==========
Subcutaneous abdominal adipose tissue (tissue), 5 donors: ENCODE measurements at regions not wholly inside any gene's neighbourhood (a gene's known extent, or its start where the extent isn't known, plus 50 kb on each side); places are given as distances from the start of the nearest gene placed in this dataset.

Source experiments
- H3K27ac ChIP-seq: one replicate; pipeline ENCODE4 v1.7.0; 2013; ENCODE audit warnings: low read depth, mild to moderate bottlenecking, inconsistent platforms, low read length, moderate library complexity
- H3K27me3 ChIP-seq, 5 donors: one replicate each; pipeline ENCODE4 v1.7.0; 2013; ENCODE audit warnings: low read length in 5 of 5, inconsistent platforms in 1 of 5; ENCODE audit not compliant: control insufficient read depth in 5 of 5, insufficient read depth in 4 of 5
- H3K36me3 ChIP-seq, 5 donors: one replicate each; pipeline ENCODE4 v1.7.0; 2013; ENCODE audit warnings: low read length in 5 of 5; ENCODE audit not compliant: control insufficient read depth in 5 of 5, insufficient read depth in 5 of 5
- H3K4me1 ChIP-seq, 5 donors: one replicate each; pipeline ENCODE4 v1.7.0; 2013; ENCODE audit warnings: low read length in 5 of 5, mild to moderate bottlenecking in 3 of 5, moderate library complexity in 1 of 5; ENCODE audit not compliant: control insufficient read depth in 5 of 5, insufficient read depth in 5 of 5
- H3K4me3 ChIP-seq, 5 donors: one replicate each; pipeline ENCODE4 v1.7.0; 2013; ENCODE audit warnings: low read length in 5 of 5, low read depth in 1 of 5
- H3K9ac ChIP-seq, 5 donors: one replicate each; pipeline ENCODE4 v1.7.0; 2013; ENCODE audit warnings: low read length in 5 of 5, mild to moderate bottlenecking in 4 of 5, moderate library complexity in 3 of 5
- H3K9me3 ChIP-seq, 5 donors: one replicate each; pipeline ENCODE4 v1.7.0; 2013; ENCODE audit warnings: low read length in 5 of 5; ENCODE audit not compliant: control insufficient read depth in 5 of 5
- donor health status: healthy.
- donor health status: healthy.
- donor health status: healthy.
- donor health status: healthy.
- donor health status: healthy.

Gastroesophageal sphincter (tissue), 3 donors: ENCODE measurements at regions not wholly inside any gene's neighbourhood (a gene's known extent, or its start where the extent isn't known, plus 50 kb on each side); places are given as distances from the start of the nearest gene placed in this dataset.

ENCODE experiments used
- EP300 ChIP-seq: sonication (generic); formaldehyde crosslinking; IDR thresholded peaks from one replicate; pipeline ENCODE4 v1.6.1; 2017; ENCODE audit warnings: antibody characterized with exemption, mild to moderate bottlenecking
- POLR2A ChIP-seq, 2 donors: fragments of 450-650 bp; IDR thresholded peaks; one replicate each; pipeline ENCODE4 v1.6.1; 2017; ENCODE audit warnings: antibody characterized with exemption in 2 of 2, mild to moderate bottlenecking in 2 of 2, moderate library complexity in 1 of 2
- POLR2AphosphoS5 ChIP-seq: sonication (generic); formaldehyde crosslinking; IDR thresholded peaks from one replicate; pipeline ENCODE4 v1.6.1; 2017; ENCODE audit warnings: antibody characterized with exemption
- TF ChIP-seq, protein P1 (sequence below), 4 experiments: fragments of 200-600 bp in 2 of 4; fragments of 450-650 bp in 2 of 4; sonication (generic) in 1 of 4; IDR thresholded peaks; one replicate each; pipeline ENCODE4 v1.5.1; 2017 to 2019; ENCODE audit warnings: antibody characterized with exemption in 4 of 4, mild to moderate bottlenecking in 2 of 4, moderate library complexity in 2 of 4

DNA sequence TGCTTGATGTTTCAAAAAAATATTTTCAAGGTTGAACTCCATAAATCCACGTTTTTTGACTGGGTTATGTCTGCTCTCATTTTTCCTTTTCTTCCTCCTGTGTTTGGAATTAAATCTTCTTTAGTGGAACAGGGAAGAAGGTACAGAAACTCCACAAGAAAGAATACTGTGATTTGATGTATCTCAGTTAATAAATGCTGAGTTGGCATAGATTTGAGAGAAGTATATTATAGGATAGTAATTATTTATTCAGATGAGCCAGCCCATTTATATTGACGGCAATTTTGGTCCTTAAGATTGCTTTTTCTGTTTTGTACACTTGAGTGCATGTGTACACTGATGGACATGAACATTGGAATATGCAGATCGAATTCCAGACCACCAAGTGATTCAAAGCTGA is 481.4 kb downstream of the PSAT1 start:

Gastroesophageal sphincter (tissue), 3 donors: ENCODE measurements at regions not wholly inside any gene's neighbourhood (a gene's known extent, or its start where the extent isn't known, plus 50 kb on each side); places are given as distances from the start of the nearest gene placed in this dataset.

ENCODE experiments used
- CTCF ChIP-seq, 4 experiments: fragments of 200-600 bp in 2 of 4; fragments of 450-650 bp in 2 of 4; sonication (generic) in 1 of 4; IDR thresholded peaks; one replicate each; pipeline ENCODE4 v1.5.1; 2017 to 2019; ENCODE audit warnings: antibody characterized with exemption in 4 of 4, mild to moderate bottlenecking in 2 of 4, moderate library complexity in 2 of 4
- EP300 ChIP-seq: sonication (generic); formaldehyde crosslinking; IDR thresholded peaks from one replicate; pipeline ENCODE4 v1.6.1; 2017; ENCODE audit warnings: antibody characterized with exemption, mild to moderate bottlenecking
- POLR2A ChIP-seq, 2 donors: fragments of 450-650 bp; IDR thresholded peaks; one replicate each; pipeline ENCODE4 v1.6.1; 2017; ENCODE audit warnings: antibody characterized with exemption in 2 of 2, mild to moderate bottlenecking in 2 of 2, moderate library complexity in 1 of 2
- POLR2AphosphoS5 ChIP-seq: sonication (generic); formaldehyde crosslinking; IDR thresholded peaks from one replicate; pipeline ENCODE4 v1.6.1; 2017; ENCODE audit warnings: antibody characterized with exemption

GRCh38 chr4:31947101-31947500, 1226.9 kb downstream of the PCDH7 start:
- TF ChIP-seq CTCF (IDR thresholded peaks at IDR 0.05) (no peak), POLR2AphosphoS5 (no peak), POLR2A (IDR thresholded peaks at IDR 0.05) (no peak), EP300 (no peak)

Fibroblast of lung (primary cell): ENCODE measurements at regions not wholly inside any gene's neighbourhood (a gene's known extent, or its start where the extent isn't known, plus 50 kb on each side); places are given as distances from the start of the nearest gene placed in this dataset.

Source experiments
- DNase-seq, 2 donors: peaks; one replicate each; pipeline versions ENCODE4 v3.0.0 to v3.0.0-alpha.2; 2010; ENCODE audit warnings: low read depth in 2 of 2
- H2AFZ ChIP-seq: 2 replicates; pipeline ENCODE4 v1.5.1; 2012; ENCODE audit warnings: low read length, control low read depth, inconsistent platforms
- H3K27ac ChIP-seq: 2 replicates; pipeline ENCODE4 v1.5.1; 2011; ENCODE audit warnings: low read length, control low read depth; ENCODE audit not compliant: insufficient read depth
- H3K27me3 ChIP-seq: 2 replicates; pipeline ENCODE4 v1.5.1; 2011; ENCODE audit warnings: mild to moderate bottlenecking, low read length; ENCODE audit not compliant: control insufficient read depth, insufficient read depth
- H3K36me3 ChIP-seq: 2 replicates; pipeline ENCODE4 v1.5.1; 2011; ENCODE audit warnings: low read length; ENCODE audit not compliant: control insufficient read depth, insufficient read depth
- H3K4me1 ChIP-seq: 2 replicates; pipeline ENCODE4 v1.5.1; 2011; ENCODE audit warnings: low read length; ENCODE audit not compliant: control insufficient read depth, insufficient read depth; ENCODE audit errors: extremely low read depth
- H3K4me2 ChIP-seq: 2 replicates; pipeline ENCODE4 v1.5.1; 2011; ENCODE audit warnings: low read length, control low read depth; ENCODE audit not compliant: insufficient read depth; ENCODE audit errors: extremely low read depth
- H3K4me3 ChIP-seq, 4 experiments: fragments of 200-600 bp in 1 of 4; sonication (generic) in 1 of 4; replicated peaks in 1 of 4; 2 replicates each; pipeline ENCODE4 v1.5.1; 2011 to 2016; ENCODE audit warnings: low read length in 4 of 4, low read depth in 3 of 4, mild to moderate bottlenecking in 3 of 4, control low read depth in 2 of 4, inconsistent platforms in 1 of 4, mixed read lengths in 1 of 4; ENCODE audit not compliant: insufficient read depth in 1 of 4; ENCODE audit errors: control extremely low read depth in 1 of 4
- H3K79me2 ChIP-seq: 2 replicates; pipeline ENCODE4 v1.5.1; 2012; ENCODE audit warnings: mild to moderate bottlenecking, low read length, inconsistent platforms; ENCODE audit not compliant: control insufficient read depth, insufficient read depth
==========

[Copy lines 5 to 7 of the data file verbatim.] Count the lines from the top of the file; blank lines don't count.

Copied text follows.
- H3K36me3 ChIP-seq, 5 donors: one replicate each; pipeline ENCODE4 v1.7.0; 2013; ENCODE audit warnings: low read length in 5 of 5; ENCODE audit not compliant: control insufficient read depth in 5 of 5, insufficient read depth in 5 of 5
- H3K4me1 ChIP-seq, 5 donors: one replicate each; pipeline ENCODE4 v1.7.0; 2013; ENCODE audit warnings: low read length in 5 of 5, mild to moderate bottlenecking in 3 of 5, moderate library complexity in 1 of 5; ENCODE audit not compliant: control insufficient read depth in 5 of 5, insufficient read depth in 5 of 5
- H3K4me3 ChIP-seq, 5 donors: one replicate each; pipeline ENCODE4 v1.7.0; 2013; ENCODE audit warnings: low read length in 5 of 5, low read depth in 1 of 5